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A Scientific Romance: the author of A Short History of Progress envisions a world recovering from environmental wounds.

When I began writing A Scientific Romance 15 years ago, I pictured the ruins our civilization might leave behind if it died from its own folly like so many others. My tale is set in Britain and told by an archaeologist who travels to the year 2500. I made satirical extrapolations from things in the news. A character dies of mad cow disease, climate change turns wintry London into a tropical swamp, genetically modified organisms run amok. Such risks were still moot in the early 1990s. But by the time the novel came out in 1997, dozens of people really had died of mad cow disease, and even George Bush now admits that climate change is real. I'm not claiming any gift of prophecy; the signs weren't hard to read. Fictional nightmares, like most bad dreams, arise from inconvenient truths.

--Ronald Wright, February 2008


" February 3, near Hatfield. Evening

GOOD TO BE AWAY and heading north. Middleton was too much like rooting in my own grave.

After Hertford the Lea shrank to a chunky necklace of pools and shoals. I stashed the kayak in a railway tunnel this morning, and started hoofing up the Al; or, as romantic Bird would have it, the Great North Road.

With luck it'll be Supergrassed all the way to -where? York? Newcastle? Edinburgh? How far must I go, and how will I know when I've gone far enough? I'm trying not to think too hard along those lines. I've this notion: one day I'll come over the top of a hill and there'll be green fields and a little cottage with a curl of smoke, a red wain in a pond, some quacking ducks and children's voices. What happens after that I'm not too sure. I'm keeping the imagination to a diet of kitsch, or I'd never sleep a wink.

But I do feel fitter than I've felt in years. I bloody well hope it lasts because my pack weighs fifty pounds [23 kg]-and that's after paring down to three shirts, one spare pair of jeans, the thinnest underpad, and a single measly bottle of McGee's. It'll be dry food -oats, rice, packet stews, and whatever Graham and I can purloin along the way. Dumping the laptop and solar charger would save eight or nine pounds, but then I'd need to carry more paper and pens; and I'd have no music, no references, no way to charge the torch or run any disks I may find. So for now I'm staying computerized.

On the outskirts of Hertford yesterday, I passed a spot where the river's cutting through a rubbish tip--a scree of glass, rust, and polythene like bits of loo paper.

All those things, Anita--Zamfir recordings, yo-yos, xylophones, weedkillers, video games, train sets, televisions, stereos, snuff films, rocket silos, railways, pinball tables, one-armed bandits, oil refineries, nuclear piles, motorhomes, milk cartons, lipsticks, lawnmowers, lava lamps, Kleenex holders, Jacuzzis, hula-hoops, house boats, gravy boats, golf carts, footballs, fondue sets, drinks trolleys, cameras, bottles, beds, airliners--all those splendid Things that made up the sum of the world, which we had to keep on making and buying to keep ourselves diverted and employed--were just garbage-to-be. Ripped, smelted, sucked, blown from the raddled earth; turned into must-haves, always-wanteds, major advances, can't-do-withouts. And pouf! a decade later, a season later, it's ashamed-to-be-seen-in, clapped out, white elephant, obsolete, infra dig, inefficient, passe, and away it goes to the basement or the bushes or the ditch or the bottom of the sea.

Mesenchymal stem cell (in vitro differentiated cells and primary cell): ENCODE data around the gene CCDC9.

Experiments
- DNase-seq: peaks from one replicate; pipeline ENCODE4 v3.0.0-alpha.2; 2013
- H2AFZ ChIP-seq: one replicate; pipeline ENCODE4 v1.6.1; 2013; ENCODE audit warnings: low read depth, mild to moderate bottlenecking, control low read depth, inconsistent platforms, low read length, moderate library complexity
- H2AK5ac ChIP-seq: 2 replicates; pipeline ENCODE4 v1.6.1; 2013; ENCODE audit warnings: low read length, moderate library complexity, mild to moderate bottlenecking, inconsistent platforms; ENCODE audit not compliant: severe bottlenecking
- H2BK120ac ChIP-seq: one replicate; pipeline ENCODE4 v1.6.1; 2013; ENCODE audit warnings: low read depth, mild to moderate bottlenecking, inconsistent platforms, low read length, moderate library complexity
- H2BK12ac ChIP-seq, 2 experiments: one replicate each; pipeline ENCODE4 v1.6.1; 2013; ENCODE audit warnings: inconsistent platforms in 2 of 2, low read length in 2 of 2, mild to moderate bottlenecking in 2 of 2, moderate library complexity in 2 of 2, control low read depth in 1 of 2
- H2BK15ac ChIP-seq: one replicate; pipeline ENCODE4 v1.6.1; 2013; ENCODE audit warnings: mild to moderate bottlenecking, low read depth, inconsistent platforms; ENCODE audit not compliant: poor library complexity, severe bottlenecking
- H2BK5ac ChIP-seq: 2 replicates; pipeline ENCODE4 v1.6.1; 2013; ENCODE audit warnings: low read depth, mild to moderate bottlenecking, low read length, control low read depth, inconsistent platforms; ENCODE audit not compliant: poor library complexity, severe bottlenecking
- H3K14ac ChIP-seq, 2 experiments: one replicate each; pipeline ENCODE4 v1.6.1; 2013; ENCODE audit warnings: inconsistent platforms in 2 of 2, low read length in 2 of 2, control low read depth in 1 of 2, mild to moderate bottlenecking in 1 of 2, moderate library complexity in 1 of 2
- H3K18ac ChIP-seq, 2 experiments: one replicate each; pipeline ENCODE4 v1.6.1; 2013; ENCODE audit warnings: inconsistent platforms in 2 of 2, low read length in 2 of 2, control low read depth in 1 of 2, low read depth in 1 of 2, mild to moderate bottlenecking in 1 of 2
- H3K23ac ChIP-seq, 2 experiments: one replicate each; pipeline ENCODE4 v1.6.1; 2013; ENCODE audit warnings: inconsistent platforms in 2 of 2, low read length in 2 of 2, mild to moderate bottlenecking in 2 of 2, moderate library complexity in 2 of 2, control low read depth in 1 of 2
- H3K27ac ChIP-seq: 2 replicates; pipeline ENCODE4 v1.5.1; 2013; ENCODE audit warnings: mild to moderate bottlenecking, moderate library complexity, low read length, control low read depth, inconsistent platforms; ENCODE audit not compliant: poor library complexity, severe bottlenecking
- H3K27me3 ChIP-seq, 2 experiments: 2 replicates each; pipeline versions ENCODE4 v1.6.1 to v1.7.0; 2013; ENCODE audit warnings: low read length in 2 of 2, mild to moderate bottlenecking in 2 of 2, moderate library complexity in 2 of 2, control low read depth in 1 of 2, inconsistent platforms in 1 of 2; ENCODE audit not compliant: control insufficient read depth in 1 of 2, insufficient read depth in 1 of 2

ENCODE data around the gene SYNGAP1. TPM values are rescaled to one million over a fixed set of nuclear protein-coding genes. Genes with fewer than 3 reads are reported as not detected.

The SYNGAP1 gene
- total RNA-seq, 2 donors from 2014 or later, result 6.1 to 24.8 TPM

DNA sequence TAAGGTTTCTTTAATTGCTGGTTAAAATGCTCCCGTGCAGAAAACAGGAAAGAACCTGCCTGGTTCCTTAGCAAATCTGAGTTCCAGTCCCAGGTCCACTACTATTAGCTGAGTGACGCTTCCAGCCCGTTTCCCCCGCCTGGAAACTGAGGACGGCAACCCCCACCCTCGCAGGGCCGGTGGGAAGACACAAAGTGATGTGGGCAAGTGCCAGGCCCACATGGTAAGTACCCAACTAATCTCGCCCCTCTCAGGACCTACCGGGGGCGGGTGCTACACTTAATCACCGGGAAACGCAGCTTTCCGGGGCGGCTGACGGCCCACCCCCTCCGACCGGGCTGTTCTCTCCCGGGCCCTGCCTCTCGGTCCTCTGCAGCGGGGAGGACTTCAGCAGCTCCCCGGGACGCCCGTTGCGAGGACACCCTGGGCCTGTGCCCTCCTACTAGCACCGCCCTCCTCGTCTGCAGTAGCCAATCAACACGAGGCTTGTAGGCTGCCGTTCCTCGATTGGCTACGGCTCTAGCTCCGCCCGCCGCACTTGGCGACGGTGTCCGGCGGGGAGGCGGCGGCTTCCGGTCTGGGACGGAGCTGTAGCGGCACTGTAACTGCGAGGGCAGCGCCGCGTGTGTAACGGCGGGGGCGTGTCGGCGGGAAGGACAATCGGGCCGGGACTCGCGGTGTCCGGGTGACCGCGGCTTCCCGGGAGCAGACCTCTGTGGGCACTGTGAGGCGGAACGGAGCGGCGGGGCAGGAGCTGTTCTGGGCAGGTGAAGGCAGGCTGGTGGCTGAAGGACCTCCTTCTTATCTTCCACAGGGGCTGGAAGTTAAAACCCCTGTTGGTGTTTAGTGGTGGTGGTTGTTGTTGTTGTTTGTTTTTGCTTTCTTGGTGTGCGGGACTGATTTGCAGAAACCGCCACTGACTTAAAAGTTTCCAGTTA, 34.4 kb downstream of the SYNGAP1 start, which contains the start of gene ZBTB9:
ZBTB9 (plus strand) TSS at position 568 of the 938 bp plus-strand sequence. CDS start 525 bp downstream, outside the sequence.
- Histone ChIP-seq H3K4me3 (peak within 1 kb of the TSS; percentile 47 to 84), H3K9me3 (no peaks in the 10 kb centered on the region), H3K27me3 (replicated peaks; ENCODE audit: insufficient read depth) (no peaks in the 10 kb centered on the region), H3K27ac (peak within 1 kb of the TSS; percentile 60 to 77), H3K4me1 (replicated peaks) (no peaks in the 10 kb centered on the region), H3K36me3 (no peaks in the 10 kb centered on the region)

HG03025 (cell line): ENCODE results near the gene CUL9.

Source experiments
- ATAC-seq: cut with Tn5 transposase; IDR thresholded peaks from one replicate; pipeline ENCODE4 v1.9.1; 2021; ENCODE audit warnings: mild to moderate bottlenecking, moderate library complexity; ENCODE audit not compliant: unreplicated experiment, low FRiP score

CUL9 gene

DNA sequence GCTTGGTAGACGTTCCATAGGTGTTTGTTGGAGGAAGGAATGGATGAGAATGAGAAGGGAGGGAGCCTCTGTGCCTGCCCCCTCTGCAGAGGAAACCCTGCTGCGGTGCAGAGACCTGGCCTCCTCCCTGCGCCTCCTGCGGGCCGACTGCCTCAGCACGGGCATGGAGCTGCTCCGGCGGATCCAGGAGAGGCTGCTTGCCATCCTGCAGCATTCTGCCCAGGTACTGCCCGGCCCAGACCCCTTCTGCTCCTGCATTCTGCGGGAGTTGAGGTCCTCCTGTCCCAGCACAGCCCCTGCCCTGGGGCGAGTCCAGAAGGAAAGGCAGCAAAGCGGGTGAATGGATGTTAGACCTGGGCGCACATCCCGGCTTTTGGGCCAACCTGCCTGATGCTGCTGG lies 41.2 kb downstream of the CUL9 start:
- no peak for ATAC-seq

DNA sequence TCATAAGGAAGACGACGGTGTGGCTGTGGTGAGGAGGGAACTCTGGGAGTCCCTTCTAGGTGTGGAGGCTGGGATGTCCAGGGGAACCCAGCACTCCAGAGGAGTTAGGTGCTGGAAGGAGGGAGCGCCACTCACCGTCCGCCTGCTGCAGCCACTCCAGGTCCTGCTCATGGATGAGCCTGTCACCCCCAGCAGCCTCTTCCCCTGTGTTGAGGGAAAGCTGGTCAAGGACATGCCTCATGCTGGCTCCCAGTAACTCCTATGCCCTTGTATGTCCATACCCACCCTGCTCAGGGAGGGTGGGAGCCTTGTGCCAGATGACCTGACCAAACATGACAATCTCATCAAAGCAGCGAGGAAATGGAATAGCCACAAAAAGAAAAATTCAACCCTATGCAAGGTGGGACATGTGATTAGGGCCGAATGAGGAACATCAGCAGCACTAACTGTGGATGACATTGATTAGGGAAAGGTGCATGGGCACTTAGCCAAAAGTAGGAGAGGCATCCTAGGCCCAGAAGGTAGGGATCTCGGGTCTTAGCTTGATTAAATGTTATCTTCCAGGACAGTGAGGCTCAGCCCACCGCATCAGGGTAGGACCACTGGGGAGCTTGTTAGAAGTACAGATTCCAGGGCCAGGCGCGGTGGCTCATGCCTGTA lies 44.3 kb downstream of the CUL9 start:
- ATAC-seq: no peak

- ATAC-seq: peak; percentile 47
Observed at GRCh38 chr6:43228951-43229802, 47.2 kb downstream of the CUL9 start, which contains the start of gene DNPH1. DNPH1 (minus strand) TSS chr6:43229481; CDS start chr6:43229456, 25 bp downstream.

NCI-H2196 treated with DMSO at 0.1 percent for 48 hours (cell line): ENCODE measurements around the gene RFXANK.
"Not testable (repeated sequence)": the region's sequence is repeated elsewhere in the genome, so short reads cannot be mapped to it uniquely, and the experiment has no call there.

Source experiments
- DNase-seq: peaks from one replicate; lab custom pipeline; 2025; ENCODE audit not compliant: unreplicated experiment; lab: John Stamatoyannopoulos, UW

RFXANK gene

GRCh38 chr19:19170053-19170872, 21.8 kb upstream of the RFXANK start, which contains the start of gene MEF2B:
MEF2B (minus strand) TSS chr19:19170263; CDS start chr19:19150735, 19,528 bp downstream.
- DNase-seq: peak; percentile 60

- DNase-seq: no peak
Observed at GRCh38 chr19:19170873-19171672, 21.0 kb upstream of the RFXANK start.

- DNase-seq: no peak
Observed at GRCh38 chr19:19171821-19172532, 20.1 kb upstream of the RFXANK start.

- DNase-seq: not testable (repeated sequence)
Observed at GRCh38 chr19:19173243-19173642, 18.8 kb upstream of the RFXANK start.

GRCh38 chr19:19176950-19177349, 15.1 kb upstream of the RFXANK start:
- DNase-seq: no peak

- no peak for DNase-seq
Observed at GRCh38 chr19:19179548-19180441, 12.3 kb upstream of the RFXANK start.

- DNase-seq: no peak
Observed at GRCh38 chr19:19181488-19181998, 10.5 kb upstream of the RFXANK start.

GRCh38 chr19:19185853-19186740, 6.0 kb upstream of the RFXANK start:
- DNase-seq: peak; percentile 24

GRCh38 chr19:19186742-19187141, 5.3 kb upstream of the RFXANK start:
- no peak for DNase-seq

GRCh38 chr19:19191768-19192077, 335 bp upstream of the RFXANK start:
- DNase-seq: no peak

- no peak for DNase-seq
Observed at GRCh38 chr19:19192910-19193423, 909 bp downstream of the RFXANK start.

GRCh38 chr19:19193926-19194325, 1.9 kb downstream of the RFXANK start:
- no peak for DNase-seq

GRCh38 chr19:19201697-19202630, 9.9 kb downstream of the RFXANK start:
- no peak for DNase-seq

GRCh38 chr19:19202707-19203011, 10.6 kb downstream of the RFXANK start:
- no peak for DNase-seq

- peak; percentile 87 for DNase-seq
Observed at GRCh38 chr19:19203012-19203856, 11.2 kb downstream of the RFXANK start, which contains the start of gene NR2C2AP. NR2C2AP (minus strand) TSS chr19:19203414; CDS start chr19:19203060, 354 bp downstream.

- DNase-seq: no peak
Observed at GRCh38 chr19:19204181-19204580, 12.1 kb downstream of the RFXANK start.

"If the Earth should again be peopled,"--Verney could boast--"we, the lost race, would, in the relics left behind, present no contemptible exhibition to the newcomers." All very well in 1826, but who could say that now? Our final century has left more of a mess than our previous million years.

One good thing: some plastics are breaking down in aerated soil, leaving a brittle residue which flakes in the hand like fossil shell. You can almost hear the littered globe sighing with relief; maybe this heat is just its way of sweating out the dope.

You're thinking: Why should you care, David? Why give a stuff about the figure we cut to posterity; especially if there isn't one?

I can't easily say. Maybe it's because you and I agreed with Wilde that there's always something vulgar about success. That's why we loved Bird, why you loved me. Why you revered your melancholy ancestor writing at the dead end of a thousand-year poesy-the lovely old loping alliterative line-while Chaucer claimed the future with his rhyme. Why you loved Akhenaten the misfit pharaoh, and the Earth Commandos. And the Earth itself. Beautiful losers, every one. But you-you were no loser. Not in the living of your life; only in its loss. And even there you were in the vanguard, among the first to fall as the Earth found ways to halt the human infestation.

Now that man has gone--has become perhaps the biggest loser since the dinosaurs--now can we begin to love our kind?

Author of A Short History of Progress, Ronald Wright is well known for his travel writing and fictional works. Published in 1997, A Scientific Romance attracted numerous awards including The David Higham Fiction Prize; The Sunday Times (UK) Book of the Year, 1998; the New York Times Book Review Notable Book of the Year, 1998; and The Globe and Mail Editor's Choice, 1998. Wright lives in British Columbia.

Excerpted from A Scientific Romance by Ronald Wright. Copyright [c] 1997 by Ronald Wright. Published by Knopf Canada. Reproduced by arrangement with the Publisher. All rights reserved.
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Author:Wright, Ronald
Publication:Alternatives Journal
Geographic Code:1USA
Date:Mar 1, 2008
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